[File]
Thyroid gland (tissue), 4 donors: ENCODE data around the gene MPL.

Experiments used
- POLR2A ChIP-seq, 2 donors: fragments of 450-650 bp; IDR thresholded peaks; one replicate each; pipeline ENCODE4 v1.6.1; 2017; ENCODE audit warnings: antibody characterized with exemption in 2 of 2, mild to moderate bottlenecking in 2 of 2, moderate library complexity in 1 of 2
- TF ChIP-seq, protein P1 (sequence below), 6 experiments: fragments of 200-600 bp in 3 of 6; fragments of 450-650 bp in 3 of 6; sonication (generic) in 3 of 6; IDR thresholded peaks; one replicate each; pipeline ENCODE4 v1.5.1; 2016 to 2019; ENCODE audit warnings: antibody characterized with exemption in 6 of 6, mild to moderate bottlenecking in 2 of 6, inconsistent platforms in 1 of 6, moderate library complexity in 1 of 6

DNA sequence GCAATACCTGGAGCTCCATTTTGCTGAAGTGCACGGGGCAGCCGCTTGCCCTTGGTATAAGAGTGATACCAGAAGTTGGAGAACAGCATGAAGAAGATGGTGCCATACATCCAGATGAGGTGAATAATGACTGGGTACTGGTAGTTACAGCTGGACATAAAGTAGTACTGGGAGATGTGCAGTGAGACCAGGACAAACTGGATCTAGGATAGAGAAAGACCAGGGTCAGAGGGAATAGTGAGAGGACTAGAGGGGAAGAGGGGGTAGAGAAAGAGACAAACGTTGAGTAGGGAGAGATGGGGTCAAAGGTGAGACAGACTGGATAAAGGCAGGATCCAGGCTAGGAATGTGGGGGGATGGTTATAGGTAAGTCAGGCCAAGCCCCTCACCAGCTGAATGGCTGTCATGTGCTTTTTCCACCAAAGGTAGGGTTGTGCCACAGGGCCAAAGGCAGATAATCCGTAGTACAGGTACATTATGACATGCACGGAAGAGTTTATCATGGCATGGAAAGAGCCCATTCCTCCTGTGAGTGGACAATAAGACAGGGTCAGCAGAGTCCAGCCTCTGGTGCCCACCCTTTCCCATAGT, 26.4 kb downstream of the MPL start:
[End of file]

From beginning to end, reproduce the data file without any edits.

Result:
Thyroid gland (tissue), 4 donors: ENCODE data around the gene MPL.

Experiments used
- POLR2A ChIP-seq, 2 donors: fragments of 450-650 bp; IDR thresholded peaks; one replicate each; pipeline ENCODE4 v1.6.1; 2017; ENCODE audit warnings: antibody characterized with exemption in 2 of 2, mild to moderate bottlenecking in 2 of 2, moderate library complexity in 1 of 2
- TF ChIP-seq, protein P1 (sequence below), 6 experiments: fragments of 200-600 bp in 3 of 6; fragments of 450-650 bp in 3 of 6; sonication (generic) in 3 of 6; IDR thresholded peaks; one replicate each; pipeline ENCODE4 v1.5.1; 2016 to 2019; ENCODE audit warnings: antibody characterized with exemption in 6 of 6, mild to moderate bottlenecking in 2 of 6, inconsistent platforms in 1 of 6, moderate library complexity in 1 of 6

DNA sequence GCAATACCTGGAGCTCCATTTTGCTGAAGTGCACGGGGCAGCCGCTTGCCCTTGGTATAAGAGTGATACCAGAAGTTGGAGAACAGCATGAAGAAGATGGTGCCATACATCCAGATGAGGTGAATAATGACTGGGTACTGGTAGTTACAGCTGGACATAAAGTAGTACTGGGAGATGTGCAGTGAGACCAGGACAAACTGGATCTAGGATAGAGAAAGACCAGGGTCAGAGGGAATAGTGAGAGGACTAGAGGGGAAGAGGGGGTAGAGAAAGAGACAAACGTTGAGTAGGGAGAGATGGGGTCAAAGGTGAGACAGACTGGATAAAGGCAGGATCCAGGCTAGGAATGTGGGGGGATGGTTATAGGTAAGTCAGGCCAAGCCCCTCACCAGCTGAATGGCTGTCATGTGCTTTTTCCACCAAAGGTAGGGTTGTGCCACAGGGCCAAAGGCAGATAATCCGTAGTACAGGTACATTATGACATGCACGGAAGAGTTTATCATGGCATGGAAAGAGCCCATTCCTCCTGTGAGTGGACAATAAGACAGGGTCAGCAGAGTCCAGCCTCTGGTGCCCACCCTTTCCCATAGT, 26.4 kb downstream of the MPL start: